All seven articles on Saturday's Town Meeting warrant – including the purchase of Donovan fields and two zoning changes – were passed.
All of the meeting's business wrapped up in just under three hours in the auditorium at Hamilton-Wenham Regional High School. Turnout was 321 voters, or just over a half a percent of the town's registered voters. It exceeded the 75 voter quorum.
The closest vote came on what's called the estate overlay district, which would allow the owners of large estate home built before 1950 to use their property for uses beyond residential, such an condominiums and offices. And so-called Part B, which became the focus of the discussion, allows the further possibility of adding up to 30,000 square feet of additional building space if the original home is restored to federal historc standards. The project would require a special permit from the Planning Board.
The vote came after Nicholas White of Woodland Mead read a letter from 14 of the 20 affected property owners opposing the article because of Part B.
"We are firmly and unquestionably opposed to Part B," White said.
Part B is the portion that allows new construction on the property, with a special permit from the Planning Board, after historically-sensitive renovations are completed to the main, original building.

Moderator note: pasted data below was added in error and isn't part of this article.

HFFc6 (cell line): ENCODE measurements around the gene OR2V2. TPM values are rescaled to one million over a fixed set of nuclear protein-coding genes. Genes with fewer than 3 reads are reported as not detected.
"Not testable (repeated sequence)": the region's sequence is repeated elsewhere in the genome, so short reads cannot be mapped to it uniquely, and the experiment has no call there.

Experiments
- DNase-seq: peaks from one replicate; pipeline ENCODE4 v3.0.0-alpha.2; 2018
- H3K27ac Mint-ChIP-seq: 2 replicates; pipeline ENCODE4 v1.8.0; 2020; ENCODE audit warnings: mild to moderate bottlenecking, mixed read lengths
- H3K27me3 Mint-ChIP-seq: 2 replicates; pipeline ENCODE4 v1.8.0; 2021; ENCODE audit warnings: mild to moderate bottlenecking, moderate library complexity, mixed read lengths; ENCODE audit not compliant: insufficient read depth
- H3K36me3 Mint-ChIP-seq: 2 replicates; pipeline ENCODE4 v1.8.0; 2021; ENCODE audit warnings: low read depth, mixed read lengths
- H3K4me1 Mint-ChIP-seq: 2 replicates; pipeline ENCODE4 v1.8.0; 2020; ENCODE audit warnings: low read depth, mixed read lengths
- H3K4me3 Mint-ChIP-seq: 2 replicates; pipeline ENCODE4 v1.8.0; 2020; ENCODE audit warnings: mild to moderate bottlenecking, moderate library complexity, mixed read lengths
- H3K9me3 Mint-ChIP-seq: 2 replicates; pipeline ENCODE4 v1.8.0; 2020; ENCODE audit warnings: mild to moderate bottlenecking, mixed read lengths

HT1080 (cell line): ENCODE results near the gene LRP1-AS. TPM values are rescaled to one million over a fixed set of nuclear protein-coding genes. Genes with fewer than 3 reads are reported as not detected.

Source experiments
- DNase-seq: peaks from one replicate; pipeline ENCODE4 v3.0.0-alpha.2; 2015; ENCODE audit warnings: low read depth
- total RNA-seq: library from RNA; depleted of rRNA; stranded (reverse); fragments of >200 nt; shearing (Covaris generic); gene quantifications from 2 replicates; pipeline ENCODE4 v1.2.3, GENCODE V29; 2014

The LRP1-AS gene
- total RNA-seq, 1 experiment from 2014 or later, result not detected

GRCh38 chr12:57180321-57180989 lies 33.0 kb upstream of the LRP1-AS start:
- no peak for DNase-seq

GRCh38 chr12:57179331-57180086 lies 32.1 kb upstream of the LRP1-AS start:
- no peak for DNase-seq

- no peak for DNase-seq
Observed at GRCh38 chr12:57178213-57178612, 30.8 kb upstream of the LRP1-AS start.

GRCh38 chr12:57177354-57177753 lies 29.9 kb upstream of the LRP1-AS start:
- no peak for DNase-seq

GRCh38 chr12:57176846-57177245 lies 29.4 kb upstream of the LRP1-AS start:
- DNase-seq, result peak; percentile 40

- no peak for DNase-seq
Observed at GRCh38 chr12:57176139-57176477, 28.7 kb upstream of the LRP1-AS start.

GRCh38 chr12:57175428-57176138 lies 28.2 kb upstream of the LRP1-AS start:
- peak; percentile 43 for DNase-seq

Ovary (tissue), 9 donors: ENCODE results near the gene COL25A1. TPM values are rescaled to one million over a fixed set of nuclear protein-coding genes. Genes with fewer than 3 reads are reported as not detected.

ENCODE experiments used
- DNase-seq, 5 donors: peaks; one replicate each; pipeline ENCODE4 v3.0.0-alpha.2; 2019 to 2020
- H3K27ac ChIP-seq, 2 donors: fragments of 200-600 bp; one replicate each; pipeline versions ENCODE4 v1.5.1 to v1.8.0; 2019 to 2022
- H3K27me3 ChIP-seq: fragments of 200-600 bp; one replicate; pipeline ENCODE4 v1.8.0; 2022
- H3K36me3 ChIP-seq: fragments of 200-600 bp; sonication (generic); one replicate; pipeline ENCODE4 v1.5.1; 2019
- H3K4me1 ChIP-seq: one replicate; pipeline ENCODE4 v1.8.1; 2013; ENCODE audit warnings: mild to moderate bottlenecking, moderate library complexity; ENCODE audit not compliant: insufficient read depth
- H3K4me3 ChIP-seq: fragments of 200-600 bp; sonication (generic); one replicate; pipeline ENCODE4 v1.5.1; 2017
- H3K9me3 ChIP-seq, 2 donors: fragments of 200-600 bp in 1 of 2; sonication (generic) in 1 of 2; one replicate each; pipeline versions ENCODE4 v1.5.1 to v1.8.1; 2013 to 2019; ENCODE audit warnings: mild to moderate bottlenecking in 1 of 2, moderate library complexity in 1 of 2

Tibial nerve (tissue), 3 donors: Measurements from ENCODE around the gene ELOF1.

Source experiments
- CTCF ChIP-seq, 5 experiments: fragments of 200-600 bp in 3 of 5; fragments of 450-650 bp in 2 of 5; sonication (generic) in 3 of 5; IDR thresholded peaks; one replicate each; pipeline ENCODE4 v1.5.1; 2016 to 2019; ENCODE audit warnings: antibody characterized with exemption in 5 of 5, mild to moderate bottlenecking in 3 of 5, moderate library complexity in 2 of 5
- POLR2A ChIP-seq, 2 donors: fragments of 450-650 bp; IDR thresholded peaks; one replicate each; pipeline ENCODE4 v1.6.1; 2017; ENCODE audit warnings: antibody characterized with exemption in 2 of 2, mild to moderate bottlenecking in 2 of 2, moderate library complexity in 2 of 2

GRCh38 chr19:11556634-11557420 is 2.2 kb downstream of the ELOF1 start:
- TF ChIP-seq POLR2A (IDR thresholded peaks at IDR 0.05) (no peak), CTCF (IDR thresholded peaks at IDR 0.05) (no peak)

Even though she just heard a "long list of friends and neighbors who don't" support the measure, Joanne Patton said she supported it. She lives in one if the affected properties.
"Part B is going to be given the steely-eyed and watchfulness that every citizen deserves," she said.
The measure required a two-thirds vote and passed 185-79.
It was the only time that the votes had to be counted all morning. The other six articles were approved with a voice vote, including three articles unanimously.
After both the vote to use Community Preservation Act money to buy Donovan Fields on Sagamore Street (the first article) and the two zoning articles (the second and third articles) several groups of voters left the auditorium.
For example, 57 fewer votes were cast for the second article - about the estate overlay zoning - than the total number of voters who checked in at the start of the meeting.